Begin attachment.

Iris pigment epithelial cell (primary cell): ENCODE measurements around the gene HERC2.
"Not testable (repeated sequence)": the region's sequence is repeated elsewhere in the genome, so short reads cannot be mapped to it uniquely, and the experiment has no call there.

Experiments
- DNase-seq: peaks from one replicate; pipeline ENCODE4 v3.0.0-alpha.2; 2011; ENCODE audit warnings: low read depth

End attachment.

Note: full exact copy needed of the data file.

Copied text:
Iris pigment epithelial cell (primary cell): ENCODE measurements around the gene HERC2.
"Not testable (repeated sequence)": the region's sequence is repeated elsewhere in the genome, so short reads cannot be mapped to it uniquely, and the experiment has no call there.

Experiments
- DNase-seq: peaks from one replicate; pipeline ENCODE4 v3.0.0-alpha.2; 2011; ENCODE audit warnings: low read depth